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Raymond Ee, Loes C. J. Dam, Gijs J. Brouwer, Nienke J. H. Korsten; Bistable stereoscopic 3D percepts: Will-power, flip frequency, eye movements and blinks. Journal of Vision 2003;3(9):160. doi: 10.1167/3.9.160.
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© ARVO (1962-2015); The Authors (2016-present)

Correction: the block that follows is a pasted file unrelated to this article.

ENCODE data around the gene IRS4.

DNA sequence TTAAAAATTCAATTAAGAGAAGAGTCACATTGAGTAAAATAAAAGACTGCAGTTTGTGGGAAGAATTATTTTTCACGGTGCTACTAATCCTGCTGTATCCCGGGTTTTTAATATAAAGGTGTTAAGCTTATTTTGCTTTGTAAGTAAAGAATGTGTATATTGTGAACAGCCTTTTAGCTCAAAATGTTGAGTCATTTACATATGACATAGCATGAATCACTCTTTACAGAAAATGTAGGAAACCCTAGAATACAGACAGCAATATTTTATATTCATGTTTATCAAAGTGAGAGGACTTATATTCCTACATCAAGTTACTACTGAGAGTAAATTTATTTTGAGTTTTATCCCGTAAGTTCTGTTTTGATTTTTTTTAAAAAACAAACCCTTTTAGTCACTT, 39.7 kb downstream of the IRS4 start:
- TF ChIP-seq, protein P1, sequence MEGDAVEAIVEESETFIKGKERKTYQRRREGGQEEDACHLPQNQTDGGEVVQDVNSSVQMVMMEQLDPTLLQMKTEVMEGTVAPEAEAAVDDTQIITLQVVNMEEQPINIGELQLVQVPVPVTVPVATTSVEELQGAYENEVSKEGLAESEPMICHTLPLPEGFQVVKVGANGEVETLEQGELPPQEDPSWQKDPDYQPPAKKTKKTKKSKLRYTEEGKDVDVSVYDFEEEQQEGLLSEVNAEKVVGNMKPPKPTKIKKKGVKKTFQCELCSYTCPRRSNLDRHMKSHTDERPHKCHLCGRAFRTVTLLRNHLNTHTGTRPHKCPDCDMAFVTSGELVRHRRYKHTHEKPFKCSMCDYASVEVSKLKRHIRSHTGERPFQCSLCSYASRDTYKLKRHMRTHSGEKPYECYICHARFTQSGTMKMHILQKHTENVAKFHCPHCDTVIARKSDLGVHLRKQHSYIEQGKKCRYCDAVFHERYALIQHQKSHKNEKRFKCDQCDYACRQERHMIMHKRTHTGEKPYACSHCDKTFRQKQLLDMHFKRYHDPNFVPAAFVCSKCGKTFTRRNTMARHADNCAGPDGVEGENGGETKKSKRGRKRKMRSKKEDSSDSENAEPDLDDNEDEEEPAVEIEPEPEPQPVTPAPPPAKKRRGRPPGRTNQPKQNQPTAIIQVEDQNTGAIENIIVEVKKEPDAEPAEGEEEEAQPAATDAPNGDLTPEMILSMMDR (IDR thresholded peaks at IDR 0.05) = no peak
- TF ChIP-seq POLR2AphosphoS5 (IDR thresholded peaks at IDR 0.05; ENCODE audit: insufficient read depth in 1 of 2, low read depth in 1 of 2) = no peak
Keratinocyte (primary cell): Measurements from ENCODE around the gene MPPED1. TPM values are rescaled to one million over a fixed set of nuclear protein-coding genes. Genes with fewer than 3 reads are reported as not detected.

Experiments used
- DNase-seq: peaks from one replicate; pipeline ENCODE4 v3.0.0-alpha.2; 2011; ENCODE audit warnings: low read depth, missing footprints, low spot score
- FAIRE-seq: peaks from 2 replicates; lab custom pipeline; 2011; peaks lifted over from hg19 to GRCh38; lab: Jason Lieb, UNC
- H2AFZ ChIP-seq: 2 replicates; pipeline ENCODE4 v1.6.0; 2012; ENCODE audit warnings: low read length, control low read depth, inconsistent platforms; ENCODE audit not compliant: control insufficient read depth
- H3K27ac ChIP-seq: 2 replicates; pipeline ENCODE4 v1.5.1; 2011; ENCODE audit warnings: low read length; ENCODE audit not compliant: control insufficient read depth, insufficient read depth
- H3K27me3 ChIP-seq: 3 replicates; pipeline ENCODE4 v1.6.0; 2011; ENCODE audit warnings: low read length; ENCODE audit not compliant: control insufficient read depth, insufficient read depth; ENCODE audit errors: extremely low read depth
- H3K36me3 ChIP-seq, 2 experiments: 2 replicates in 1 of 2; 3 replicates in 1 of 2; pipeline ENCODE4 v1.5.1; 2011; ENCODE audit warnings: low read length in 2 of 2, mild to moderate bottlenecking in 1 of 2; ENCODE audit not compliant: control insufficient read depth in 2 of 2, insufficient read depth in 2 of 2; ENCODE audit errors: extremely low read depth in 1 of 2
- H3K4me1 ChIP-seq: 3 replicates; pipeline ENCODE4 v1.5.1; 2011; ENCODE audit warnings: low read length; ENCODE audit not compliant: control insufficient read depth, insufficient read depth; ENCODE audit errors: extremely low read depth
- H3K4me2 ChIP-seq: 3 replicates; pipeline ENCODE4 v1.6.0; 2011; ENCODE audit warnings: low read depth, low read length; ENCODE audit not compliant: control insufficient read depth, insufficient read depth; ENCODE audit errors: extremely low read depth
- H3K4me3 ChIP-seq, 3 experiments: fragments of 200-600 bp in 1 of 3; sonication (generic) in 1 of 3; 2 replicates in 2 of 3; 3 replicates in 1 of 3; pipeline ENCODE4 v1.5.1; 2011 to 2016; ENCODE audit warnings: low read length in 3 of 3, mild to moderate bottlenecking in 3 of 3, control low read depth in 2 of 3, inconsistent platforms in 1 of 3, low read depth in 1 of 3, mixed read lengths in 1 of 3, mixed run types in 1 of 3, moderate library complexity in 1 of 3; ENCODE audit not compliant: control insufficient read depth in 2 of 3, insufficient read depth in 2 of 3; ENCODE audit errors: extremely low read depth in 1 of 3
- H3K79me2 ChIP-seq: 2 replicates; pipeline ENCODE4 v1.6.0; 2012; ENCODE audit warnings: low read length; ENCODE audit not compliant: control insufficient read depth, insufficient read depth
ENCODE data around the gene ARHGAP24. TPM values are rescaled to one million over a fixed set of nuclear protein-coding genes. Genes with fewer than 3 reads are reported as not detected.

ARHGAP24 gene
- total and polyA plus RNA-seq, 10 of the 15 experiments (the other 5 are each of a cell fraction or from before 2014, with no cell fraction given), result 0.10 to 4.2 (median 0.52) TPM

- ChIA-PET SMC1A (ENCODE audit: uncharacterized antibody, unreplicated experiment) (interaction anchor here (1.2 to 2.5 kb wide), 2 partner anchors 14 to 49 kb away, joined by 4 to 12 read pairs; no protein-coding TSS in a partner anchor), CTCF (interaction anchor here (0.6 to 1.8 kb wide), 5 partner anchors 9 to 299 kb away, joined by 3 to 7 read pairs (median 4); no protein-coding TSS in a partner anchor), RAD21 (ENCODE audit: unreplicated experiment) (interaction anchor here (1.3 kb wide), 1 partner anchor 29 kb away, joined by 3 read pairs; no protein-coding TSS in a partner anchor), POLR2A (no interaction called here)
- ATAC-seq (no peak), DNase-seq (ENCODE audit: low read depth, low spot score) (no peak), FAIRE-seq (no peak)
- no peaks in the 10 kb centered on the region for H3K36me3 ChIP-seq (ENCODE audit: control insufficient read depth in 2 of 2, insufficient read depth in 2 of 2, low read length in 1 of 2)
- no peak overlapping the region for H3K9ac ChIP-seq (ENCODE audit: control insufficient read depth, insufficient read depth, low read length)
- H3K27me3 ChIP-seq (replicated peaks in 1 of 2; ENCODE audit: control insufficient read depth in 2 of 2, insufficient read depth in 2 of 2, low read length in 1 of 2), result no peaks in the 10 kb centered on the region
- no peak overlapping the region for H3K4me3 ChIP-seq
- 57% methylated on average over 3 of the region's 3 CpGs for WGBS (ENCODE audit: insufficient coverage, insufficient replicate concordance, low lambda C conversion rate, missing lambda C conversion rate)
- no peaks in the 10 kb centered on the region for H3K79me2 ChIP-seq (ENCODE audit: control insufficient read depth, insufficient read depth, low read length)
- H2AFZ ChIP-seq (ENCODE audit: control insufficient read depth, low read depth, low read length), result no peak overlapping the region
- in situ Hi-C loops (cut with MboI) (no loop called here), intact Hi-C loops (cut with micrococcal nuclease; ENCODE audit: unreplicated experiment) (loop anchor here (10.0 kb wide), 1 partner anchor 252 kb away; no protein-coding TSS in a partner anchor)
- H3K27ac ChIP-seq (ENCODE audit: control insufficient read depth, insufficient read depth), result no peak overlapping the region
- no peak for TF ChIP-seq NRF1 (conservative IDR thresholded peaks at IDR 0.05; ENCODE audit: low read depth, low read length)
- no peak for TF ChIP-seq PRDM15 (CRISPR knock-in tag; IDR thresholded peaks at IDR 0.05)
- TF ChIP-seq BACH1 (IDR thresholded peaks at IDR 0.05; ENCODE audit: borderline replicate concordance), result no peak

Conscious perception can be influenced by the observer's intention. Insights in conscious perception stem mainly from binocular rivalry studies in which the alternative percepts flip without clear voluntary control. We studied voluntary control in perception by exposing the visual system to a novel ambiguous 3D stimulus. In our paradigm observers estimate the orientation of a grid in 3D space (a metrical task). Perspective- and disparity-specified grid orientations can be independently varied across stimulus presentations, enabling us to do quantitative signal processing analysis. We have previously reported that observers are able to attentively select either a perspective- or a disparity-dominated percept when the two specified orientations had opposite signs (van Ee et al., Journal of Vision, 2002, 2, 597–607). Here we measured (i) the duration that an observer is able to voluntarily keep one percept over the alternative percept and (ii) the normal percept-dominance duration when the observer does not try to keep one over the other percept. We examined the increase in percept-dominance duration due to voluntary control, for both our stimuli and the classical binocular rivalry stimuli (horizontal/vertical bars and the house/face). Although spontaneous flips could not be prevented, we found a clear increase in percept-dominance duration for our stimulus relative to the classical stimuli. For a number of subjects the increase was almost ten-fold. We also measured eye movements and found that perceptual flips were neither correlated with eye movements, nor with blinks. Thus, will-power seems to have a relatively large influence in our bistable stimulus providing conditions for well-controlled conscious perception experiments.
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